By LEANDRA ROLLE
AS mental health discussions rise to the forefront in the wake of Hurricane Dorian, Health Minister Dr Duane Sands said yesterday that there will be significant psychological impacts in the country as a result of the powerful Category Five storm.
“While we have seen the vast destruction of infrastructure, businesses and homes, the thing that we need to be most concerned about is the psychological, psychosocial impact that weighs heavily on this nation,” he said.
“Victims of Dorian continue to speak of loss of family members, friends, homes, jobs, and their livelihoods. We need to accept the fact that there will be significant psychological fallout from Dorian. That fallout will impact not just those we serve, but also me and those in the room.”
Dr Sands made these statements yesterday during a conference on mental health in the workplace held at the University of the Bahamas.
In his address, Dr Sands recalled the many visits he made to the storm-impacted islands since Dorian, adding that the experience alone is enough to “make grown people cry.”
“I have travelled to Grand Bahama multiple times and I’ve been to Abaco four times and I have heard, and I have seen the impact of Hurricane Dorian on people that can rock and has rocked me to my core,” he said.
He continued: “Now more than ever, the Ministry of Health and all the mental health professionals in this country have to use this opportunity for several things – for one, to demonstrate the efficacy of mental health services, but also to demonstrate the importance of the need to service the psychosocial needs of our population.”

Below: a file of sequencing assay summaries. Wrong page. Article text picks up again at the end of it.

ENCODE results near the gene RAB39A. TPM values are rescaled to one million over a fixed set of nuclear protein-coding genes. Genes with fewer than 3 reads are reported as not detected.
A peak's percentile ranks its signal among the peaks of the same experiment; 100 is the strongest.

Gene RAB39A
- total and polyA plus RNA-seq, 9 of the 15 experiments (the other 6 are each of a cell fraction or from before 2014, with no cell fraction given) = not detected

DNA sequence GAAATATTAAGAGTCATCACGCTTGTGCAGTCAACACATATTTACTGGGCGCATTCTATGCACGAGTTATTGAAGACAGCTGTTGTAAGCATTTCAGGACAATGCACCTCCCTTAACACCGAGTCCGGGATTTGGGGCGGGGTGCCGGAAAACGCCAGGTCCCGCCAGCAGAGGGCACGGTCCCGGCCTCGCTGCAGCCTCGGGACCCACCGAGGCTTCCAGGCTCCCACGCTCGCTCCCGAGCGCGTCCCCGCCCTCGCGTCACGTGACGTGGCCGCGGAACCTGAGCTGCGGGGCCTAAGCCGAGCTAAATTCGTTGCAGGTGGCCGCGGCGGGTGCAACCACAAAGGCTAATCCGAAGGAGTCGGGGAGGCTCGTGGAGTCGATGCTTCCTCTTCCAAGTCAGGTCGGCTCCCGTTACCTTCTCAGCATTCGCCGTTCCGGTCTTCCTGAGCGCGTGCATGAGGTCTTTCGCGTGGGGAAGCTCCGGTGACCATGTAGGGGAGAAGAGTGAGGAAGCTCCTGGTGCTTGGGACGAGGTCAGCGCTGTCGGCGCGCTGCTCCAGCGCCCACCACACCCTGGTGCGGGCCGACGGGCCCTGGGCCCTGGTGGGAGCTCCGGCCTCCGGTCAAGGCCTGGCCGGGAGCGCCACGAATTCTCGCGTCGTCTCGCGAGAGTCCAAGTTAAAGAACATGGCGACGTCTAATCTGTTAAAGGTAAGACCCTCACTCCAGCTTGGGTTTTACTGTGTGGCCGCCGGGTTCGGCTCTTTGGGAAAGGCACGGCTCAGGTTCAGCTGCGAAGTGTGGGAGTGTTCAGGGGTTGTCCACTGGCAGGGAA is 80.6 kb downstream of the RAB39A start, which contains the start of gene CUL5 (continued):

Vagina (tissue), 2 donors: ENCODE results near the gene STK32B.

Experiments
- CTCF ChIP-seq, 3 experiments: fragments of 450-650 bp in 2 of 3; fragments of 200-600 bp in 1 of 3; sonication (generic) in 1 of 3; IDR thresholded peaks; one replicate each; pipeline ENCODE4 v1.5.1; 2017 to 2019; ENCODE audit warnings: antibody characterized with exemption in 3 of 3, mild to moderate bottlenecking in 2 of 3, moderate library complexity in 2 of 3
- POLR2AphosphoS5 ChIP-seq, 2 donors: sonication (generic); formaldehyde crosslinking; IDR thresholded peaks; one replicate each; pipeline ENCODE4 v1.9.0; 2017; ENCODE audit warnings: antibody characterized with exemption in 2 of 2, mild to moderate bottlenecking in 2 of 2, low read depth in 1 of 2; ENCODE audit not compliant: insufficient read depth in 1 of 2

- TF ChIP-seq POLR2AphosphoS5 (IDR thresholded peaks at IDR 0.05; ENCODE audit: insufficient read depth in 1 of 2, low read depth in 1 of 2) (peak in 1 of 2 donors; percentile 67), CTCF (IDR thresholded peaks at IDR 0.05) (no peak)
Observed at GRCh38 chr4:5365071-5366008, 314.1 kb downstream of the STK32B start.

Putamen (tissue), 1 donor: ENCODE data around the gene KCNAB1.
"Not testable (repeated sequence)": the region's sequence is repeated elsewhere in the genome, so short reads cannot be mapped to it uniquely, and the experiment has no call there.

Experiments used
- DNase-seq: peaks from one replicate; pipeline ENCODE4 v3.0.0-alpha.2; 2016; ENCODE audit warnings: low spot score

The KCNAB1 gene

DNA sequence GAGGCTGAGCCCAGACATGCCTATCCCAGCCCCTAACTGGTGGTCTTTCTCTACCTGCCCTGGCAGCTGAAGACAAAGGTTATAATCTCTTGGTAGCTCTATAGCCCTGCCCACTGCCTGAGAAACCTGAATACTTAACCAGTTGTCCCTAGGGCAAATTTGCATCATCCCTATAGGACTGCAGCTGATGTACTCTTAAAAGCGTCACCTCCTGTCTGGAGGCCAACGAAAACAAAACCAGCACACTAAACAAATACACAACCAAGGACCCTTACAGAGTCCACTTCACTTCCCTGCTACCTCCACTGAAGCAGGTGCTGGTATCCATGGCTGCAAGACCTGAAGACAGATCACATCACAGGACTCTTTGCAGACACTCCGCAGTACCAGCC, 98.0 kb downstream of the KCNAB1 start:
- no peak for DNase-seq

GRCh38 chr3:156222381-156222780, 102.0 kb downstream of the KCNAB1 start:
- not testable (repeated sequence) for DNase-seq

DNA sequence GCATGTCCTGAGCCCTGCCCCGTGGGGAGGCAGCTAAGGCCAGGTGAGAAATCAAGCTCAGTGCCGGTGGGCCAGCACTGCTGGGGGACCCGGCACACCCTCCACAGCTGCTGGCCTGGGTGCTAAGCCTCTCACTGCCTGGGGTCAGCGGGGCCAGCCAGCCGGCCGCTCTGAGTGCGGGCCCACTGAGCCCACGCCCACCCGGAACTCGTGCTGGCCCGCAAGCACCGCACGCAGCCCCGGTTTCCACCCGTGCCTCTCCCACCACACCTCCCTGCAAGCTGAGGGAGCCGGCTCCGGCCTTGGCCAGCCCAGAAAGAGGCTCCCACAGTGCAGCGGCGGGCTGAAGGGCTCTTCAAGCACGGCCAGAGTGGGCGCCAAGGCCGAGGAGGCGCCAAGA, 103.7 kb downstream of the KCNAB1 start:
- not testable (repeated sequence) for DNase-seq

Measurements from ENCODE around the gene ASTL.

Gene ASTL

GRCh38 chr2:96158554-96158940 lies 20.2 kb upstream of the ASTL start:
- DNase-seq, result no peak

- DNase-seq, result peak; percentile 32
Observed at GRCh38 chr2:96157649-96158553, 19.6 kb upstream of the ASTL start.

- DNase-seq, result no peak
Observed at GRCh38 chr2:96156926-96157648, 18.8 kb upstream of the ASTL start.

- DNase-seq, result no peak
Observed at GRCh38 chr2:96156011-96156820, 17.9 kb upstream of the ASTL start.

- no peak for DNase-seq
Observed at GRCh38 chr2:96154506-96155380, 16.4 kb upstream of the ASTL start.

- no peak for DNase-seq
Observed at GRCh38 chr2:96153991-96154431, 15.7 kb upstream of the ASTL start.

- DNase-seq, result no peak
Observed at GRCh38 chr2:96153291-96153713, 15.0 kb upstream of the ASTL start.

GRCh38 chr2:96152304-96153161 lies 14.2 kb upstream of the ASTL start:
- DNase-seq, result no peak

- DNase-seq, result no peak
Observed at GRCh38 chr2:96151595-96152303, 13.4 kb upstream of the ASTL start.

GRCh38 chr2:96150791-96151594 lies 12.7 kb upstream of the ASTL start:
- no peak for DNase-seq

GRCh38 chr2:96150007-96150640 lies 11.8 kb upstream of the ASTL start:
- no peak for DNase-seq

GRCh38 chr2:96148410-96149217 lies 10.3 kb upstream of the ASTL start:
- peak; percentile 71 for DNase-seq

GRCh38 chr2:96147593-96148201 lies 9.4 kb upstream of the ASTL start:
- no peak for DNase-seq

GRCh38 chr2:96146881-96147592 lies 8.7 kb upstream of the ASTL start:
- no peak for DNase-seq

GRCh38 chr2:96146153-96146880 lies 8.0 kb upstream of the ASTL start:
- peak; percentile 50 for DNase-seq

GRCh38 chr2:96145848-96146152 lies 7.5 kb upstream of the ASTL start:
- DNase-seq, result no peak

One such psychological effect Dr Sands highlighted is post-traumatic stress disorder.
“We need to recognise that post-traumatic stress disorder does not only apply to those who experienced trauma but those who have witnessed it or know of somebody who has,” he said. “And so, we have not just 75,000 at-risk persons but we have 400,000 at-risk persons with PTSD.”
Considering these psychological impacts, Dr Sands suggested that the need to protect and safeguard people’s mental health in the wake of Dorian is more urgent than ever.
“We have never faced anything like Dorian and God-willing, we will never have to face anything like Dorian (again). So, our task now is indeed a massive one. Let us understand our mission and let us attack it with zeal,” he added.
“There are many people who are hurting and there are many people who are suffering. So, while resilience is important, we can never downplay the significance of persons talking to a trusted friend or to a trained counselor or mental health professional to ensure that they’re coping after this storm in a healthy way.”